“Israel Loves Iran” may be the most unlikely title for a social networking campaign yet.
Whether in spite of its outlandishness or because of it, however, the movement has picked up an extraordinary amount of momentum in the short time since a Tel Aviv father and teacher named Ronny Edry launched it on a whim with this opening salvo posted on Facebook in English:
“To all the fathers, mothers, children, brothers and sisters:
“For there to be a war between us, first we must be afraid of each other, we must hate.
I’m not afraid of you, I don’t hate you.
I don’t even know you.
“I’m not an official representative of my country. I’m a father and a teacher. I know the streets of my town, I talk with my neighbors, my family, my students, my friends and in the name of all these people … we love you.
We mean you no harm.
On the contrary, we want to meet, have some coffee and talk about sports.”
This message accompanied two photo posters showing Edry and his wife and children alongside the words, “Iranians, we will never bomb your country, we [heart] you.” Produced by graphic arts students at Pushpin Mechina, they’ve since been co-opted as a template for others to add their faces to the page.
Messages from Iran
Within 48 hours, Edry began receiving messages from Iranians, some of whom even wanted to “friend” him on Facebook.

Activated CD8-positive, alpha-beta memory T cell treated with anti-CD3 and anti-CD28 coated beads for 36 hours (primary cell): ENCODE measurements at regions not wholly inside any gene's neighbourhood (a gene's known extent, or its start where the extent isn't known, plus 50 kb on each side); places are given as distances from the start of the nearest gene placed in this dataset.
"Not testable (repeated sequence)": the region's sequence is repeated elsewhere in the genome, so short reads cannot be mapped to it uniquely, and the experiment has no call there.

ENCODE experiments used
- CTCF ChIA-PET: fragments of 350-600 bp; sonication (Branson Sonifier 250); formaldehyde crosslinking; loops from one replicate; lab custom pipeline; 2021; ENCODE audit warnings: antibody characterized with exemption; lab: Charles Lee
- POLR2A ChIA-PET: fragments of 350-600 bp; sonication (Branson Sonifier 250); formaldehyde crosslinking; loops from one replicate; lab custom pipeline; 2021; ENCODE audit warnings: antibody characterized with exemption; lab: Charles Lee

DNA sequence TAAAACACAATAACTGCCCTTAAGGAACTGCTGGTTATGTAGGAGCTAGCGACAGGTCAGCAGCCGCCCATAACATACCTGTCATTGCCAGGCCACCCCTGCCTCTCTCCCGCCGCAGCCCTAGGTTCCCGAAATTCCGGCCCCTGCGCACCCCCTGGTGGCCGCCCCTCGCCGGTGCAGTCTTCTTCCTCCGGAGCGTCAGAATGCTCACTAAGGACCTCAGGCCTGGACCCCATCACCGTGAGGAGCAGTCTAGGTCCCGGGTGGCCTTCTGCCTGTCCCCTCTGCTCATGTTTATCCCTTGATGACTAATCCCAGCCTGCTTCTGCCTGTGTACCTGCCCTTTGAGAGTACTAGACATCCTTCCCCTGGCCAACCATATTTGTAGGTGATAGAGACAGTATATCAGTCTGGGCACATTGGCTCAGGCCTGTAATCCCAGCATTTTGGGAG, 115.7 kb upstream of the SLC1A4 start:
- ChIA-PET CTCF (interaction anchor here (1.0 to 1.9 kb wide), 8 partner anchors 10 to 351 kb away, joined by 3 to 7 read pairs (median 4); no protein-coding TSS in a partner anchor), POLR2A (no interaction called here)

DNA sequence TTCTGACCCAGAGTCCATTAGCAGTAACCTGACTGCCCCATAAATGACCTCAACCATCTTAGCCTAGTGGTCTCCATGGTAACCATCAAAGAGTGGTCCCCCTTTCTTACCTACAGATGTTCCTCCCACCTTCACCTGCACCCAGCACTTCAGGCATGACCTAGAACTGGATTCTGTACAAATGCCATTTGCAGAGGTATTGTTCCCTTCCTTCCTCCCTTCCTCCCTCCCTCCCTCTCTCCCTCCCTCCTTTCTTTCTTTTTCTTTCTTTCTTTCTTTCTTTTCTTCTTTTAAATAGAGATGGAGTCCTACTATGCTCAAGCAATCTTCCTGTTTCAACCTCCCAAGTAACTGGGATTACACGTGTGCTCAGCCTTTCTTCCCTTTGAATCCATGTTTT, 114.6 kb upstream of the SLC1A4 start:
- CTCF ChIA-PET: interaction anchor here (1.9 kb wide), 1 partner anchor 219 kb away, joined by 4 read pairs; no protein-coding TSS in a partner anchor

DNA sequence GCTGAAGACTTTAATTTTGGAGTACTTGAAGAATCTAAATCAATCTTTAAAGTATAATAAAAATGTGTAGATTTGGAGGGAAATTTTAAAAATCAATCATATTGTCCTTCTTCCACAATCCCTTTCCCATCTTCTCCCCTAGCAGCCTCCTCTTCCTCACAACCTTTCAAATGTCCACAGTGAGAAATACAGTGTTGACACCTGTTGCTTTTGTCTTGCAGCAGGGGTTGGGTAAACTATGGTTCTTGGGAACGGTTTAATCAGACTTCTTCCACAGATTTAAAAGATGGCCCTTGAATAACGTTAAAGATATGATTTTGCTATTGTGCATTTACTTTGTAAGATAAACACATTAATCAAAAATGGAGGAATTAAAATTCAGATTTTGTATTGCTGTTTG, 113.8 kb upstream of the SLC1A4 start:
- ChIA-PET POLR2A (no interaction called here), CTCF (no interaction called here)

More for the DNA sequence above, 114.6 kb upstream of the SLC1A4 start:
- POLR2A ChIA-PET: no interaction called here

“We also love you. Your words are reaching us despite the censorship,” wrote one of them, according to a report in the Israeli newspaper Haaretz. “The Iranian people, apart from the regime, do not hold a grudge nor animosity against anyone, especially not the Israelis… We never saw Israelis as our enemies. As such, the regime cannot gain public support for war.”
Another message called the Iranian leader “nothing more than an opportunist, and more than anything — an idiot. Everyone hates him. We love you, love peace. And thanks for your message.”
Responses are rolling in from regular folks in a variety of countries, and even from some celebrities, such as Pulitzer Prize-winning American author Alice Walker, who called Israel Loves Iran a “wonderful website.”
On March 21, as Facebook tallied 7,399 “likes” for the page, an Israeli added these two cents to the dialogue: “My name is Shmulik and I’m from Israel. I just want to tell you guys that the Israel citizens don’t want to fight with you or anyone. We just want quiet and peace because we deserve that like everyone in this world. Let’s stop together with all the hate. Let’s stop with all the bad and negative propaganda. Let’s create a better place to live.”
To be sure, the idea that a Facebook dialogue can defuse the looming specter of war seems farfetched and possibly even ill-considered to many in Israel and abroad, who feel Edry’s people-to-people approach fails to acknowledge that a military threat may be the only way to deflect a serious danger to Israel’s existence.
But Edry is encouraged by the people power of his campaign. Here is his latest Facebook post: “Today we received and share[d] so many messages, from Iran and Israel of course, but also from the US, Germany, France, Italy, the UK, Australia, Egypt, Lebanon, Sweden, Denmark, Bosnia, Monaco. Our message was broadcast in all these countries. … We are reaching the heart of the world. I’m going to sleep tonight with a big smile on my face and I thank you for that.”